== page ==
Having said that, under indoor lighting, the camera can reproduce vibrant and punchy colours, which is what Honor’s cameras are famous for. Even then, we faced some difficulty to bring objects into focus. A quick shot will most likely be out of focus. It is only when you spend some time composing the shot will you get decent results. 

Low light shots are as you would expect from a mid-range phone. Noisy, and lacking in detail. Also, it takes significantly more time to focus and then some more time to process the photo after shooting. But the end result isn’t as impressive. There is some amount of noise reduction and sharpening that happens, but you won’t make out finer details from a photo taken under low light. 

As for the portrait mode, the Honor 9 Lite will aggressively blur the background, so much so, that the main object in focus sometimes loses detail. The portrait mode also makes photos overexposed which is never a good thing. 

The story of the front camera is also the same. There is the same odd whitening effect prevalent in selfies, even more so, because of the beautify effects. The portrait mode from the front camera has the same issue of overexposing the shot. 

To be honest, the camera is better than what phones at that price offer, but if you are buying the phone simply for the camera, it’s better to think again. 


A phone that’s coming out in the beginning of 2018 shouldn’t come with anything less than the latest version of Android, and the Honor 9 Lite doesn’t disappoint in that regard. The phone comes with EMUI 8.0 based on Android 8.0 Oreo out of the box even when new phones launching in January are still running older versions of Android. 

Having said that, the interface is nowhere near as light as stock Android. It’s still faster than the previous EMUI 5.0 as the new version takes advantage of the lightweight nature of Android Oreo. It has also cut down on some system animations and now the UI feels much smoother. That could also be because the Honor 9 Lite uses the F2FS (Flash-based files storage) system that prevents the phone from slowing down over time apart from increasing app loading times. 

The UI offers a new way to navigate the phone using a navigation dock. It’s like an on-screen trackball that allow users to go back, go to the homescreen or hit the recents menu. It’s quite nifty for one-handed use.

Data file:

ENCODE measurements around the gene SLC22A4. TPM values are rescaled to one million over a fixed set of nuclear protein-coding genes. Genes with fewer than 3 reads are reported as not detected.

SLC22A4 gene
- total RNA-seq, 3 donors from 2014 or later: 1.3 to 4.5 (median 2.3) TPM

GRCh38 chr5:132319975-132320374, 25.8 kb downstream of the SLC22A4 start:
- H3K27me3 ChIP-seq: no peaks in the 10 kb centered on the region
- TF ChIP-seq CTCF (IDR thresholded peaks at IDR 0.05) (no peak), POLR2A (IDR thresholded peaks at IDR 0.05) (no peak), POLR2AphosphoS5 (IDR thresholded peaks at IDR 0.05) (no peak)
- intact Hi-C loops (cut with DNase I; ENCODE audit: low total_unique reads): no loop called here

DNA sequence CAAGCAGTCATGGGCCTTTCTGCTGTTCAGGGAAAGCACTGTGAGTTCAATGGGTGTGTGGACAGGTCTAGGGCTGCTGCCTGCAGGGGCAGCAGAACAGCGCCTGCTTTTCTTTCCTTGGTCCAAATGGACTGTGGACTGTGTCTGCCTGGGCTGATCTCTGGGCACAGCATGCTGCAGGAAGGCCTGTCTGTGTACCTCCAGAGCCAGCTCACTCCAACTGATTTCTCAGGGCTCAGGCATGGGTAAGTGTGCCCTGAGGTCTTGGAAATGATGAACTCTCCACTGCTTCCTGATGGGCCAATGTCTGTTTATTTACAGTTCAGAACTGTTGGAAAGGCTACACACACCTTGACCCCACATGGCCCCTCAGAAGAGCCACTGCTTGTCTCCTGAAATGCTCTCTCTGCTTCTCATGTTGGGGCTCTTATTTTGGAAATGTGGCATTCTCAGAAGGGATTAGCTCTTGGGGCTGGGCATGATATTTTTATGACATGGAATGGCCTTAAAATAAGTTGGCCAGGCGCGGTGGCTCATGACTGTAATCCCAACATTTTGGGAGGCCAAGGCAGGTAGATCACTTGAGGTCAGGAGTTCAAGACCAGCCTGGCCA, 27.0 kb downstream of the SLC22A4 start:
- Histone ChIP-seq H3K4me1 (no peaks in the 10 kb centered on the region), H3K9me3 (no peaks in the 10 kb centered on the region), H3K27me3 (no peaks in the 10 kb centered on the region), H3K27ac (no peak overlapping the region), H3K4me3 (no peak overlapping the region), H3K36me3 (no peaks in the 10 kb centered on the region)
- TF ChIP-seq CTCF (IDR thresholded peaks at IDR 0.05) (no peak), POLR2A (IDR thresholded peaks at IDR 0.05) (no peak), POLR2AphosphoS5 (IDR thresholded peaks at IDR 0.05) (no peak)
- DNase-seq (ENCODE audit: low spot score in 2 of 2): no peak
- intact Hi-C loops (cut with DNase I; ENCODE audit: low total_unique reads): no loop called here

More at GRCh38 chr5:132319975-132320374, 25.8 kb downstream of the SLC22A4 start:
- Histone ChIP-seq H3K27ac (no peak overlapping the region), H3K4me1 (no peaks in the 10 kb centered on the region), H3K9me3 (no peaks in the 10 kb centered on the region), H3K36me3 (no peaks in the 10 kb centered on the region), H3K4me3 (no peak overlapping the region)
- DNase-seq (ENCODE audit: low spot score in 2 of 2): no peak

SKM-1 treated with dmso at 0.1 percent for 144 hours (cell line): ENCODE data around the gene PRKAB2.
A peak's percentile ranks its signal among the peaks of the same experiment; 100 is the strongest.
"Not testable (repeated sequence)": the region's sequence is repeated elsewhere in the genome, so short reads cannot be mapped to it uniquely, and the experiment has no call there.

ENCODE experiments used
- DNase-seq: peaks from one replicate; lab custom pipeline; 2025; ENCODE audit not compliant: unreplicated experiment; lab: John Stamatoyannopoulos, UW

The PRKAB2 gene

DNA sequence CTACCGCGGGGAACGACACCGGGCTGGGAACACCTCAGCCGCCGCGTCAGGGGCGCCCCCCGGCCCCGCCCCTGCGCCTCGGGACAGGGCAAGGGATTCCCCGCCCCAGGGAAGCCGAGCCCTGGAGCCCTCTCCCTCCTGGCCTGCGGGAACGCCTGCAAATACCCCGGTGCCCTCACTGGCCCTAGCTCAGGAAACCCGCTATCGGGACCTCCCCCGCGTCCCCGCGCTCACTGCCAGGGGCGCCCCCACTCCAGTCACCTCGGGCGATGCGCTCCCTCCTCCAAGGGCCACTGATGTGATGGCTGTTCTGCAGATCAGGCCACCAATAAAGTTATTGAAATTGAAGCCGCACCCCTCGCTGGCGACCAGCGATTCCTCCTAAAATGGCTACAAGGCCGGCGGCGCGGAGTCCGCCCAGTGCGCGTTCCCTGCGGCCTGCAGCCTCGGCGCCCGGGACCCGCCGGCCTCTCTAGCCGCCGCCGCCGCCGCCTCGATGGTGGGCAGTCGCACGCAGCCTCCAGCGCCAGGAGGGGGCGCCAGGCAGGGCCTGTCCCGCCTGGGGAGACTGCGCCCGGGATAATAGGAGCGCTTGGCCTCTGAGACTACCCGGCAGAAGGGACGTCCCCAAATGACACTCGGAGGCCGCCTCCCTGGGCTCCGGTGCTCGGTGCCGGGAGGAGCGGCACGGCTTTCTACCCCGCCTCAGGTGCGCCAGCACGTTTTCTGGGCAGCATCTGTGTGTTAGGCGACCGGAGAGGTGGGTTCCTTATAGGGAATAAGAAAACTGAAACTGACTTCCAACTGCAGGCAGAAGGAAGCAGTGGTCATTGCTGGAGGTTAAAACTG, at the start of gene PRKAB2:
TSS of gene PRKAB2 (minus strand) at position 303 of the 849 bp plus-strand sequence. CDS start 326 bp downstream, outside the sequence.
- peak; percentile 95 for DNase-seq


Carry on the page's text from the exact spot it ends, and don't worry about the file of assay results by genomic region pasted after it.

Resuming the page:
There are a bunch of pre-loaded apps including a second Gallery App, a separate mail and music app, and the likes, which may make sense in the Chinese market (where the phone originally launched), but in India, it’s just taking up precious space. Apart from these, you get the usual Honor suite of apps. 

There are a couple of India-centric features on the phone as well — Paytm is integrated in the software and there is a dedicated bike mode that prevents the phone from buzzing while you are riding. 

Android Oreo also brings new features like picture-in-picture, deeper notification management and more. 

Latest Android is always welcome on a phone, but considering how heavily customised the interface is, it’s remains to be seen whether future updates will be rolled out in time. 


The Honor 9 Lite sports a 3,000mAh battery which is just about enough to last you through the day. The phone lasted around 7 hours on PC Mark’s battery test which is commendable. We also used the phone like a daily driver with generous amounts of social media browsing, playing YouTube videos, and browsing the web apart from half an hour of gaming and copious use of the camera to take photos. 

The phone uses a micro-USB port to charge which is disappointing considering how the USB Type-C is fast becoming the convention across devices. There is support for fast charging and “smart battery saving”technology which essentially monitors active apps running in the background, manage screen-timeout and location settings to extend the battery life. 

How it compares? 

The Honor 9 Lite will score full marks in terms of design but lose out on durability. It will impress with the number of cameras on the body, but will disappoint with the image quality. The phone will again feel fast and smooth, but Honor’s track record of providing timely updates is questionable. However, for the price of Rs 14,999, the Lenovo K8 Plus is also a good option to keep in mind. It may not have the attractive design of the Honor 9 Lite, but it more than makes up for it in terms of performance and camera quality. The higher variant of the Honor 9 Lite will go up against the Xiaomi Mi A1 and its own Honor 7X. Between the three, it will come down to the interface you are used to, the most and the build quality. 4GB of RAM should more than compensate for the heavily modded EMUI interface and take it at par with the Mi A1. 

Subhrojit Mallick

Subhrojit Mallick

Eats smartphones for breakfast. View Full Profile